Fletcher Reede, a fast talking attorney, habitual liar, and divorced father is an incredibly successful lawyer who has built his career by lying. He has a habit of giving precedence to his job and always breaking promises to be with his young son Max, but Fletcher lets Max down once too often, for missing his own son's birthday party. But until then at 8:15 Max has decided to make an honest man out of him as he wishes for one whole day his dad couldn't tell a lie. When the wish comes true all Fletcher can do is tell the truth and cannot tell one lie. Uh-oh for Fletcher!Written by
Anthony Pereyra <firstname.lastname@example.org>
There are two celebrity cameos within the first two minutes of the film. 1) Chris Darden - As Fletcher Reede (Jim Carrey) is leaving the court building, he is asked "Hey Fletcher! How did it go in there?" by the real-life Chris Darden, the lawyer that prosecuted OJ Simpson. Fletcher replies "Just another victory for the wrongfully accused!" to which Darden comments "Yeah right!" which is a cynical play on OJ Simpson being "wrongfully accused" for the murder of his ex-wife Nicole Simpson. 2) Randall Craig "Tex" Cobb, who was in the original Ace Ventura as "Gruff Man" is seen going into the court building & asking if Fletcher wants his coat back See more »
When Fletcher tore his blazer on his left shoulder, his hand went forward, but the rip went backwards. Later outside and back to court, his shoulder pad was out. When he ripped it in the bathroom, it was a small rip and not a big rip. See more »
[after being acquitted]
Mr. Reed, great job. Say, do you want your coat back?
No, I'm sure you'll be needing it again.
See more »
Jim Carrey puts so much energy and pure comedic brilliance into this movie that we hardly noticed how corny and hackneyed was the plot or how wearily didactic was the moral lesson for all fathers who neglect their children for the goddess of success. And really we didn't care. What we loved almost as much as Carrey's rubber mouth and oral blockage (like an overheated boiler fighting not to explode) was the premise: a lawyer that can't lie. Now there's an oxymoron! As Carrey tries to explain to his son Max, lawyers need to lie. Actually he says grownups need to lie, which is a truth that we really do not need to exam too closely here. To laugh at something deeply troubling in our nature is a way of dealing with it.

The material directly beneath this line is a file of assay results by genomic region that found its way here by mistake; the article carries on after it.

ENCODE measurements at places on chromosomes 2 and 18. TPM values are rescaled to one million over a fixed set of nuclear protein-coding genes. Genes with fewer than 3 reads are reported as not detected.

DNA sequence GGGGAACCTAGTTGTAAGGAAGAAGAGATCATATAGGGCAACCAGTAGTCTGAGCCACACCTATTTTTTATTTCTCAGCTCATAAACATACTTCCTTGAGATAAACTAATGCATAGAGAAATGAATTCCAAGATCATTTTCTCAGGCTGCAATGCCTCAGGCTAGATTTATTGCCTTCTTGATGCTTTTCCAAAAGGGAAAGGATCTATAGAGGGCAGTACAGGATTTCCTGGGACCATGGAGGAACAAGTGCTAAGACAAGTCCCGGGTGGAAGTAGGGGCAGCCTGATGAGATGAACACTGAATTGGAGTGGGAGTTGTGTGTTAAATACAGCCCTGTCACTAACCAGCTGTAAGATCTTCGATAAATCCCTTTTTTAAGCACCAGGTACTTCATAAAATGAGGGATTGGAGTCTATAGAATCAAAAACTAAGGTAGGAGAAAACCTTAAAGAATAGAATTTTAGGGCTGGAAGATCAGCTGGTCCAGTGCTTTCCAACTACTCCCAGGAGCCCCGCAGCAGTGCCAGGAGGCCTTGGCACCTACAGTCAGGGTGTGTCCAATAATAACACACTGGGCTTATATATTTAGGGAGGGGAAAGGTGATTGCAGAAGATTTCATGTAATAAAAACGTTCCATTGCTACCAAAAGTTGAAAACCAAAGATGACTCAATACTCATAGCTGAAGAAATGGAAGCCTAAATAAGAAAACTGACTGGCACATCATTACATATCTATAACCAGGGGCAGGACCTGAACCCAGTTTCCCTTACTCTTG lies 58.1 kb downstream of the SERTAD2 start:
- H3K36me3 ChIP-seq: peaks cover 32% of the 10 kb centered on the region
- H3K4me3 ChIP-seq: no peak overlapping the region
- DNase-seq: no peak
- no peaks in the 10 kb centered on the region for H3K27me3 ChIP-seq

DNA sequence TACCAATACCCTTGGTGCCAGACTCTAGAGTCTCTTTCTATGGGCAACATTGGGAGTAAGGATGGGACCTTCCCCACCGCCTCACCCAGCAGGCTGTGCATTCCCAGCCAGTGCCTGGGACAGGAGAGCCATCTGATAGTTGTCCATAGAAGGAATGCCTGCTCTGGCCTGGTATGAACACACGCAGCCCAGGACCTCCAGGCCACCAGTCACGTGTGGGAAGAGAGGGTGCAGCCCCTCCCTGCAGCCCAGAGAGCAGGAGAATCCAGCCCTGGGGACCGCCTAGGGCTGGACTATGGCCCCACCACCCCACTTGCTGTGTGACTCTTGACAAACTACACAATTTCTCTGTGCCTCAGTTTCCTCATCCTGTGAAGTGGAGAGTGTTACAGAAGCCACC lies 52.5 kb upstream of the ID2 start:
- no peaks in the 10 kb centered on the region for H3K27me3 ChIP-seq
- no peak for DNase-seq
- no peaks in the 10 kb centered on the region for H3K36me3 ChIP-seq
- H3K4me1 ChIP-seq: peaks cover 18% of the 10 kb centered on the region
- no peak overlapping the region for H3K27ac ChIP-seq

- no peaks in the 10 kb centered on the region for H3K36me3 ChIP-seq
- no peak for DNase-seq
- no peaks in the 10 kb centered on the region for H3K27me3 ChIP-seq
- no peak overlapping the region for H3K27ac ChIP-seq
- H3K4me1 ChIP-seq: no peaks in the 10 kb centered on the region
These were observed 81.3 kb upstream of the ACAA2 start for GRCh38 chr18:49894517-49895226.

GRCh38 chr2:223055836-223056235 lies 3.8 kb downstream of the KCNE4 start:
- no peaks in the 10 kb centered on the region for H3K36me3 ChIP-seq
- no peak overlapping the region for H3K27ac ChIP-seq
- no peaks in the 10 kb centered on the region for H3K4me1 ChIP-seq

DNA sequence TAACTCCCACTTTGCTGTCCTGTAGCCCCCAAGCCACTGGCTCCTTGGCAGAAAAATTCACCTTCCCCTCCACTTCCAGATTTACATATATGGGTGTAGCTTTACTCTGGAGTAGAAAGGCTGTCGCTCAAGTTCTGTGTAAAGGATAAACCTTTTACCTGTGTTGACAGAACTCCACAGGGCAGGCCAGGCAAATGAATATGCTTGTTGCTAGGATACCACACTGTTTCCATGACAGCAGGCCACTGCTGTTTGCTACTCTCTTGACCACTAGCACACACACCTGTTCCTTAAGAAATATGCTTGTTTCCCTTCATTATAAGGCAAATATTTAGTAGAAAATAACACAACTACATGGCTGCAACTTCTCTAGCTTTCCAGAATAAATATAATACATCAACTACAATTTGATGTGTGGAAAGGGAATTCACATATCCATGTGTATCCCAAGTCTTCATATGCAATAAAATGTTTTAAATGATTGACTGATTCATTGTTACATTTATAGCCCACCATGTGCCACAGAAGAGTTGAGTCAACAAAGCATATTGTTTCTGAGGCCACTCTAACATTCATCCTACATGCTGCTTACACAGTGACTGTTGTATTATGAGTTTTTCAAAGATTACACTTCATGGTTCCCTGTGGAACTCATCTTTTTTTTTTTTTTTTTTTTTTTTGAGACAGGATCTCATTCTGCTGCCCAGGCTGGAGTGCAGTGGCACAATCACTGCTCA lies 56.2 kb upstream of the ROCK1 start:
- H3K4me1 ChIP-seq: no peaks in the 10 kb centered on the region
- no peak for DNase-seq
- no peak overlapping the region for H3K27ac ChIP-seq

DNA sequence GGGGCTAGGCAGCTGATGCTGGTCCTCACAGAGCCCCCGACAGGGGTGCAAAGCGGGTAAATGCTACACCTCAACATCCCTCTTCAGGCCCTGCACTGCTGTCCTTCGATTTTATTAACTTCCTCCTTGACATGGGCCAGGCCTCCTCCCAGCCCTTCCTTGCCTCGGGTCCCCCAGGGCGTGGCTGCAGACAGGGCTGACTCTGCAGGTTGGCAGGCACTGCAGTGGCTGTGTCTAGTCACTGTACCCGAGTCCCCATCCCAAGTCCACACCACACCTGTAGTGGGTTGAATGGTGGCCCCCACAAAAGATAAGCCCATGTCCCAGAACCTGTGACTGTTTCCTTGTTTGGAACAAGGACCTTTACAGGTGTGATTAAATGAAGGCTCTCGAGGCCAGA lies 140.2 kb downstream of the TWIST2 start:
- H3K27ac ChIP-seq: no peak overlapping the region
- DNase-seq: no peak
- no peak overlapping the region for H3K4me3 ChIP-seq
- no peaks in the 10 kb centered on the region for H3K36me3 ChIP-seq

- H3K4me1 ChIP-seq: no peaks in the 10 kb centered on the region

So the genius of this movie is first the talent of Jim Carrey, but second, for kids who come to the realization of adult mendacity for the first time, it is the discovery of comedy as a way to cope. Why do adults need to lie? is a question that a kid can never figure out, and then by the time he is an adult himself (or actually a teenager), he can no longer comprehend how important the question once was. Call it innocence lost, or the socialization process.
My favorite part of the movie is the courtroom scene with Jennifer Tilly dressed oh so sluttily and her adulterous beaux looking like a model for the cover of a romance novel and Carrey in tatters in his $900 suit. Second would be the bathroom scene in which Carrey tries to tear himself apart (and seems to almost succeed). His flapping mouth between the toilet seat and the bowl was inspired. Give some credit to director Tom Shadyac, who managed to steer the vehicle with Carrey at the controls, and to writers, Paul Guay and Stephen Mazur, who wrote some funny lines.
The great comedians totally let themselves go. They are totally on. They go to extremes and beyond. It's like transcending not just the ordinary, but even the imagined. See this obviously for Jim Carrey, one of the great comedic talents of our time, an original who would have delighted Charlie Chaplin with his extraordinary muggings, his blatant audacity and his suburb timing.
(Note: Over 500 of my movie reviews are now available in my book "Cut to the Chaise Lounge or I Can't Believe I Swallowed the Remote!" Get it at Amazon!)
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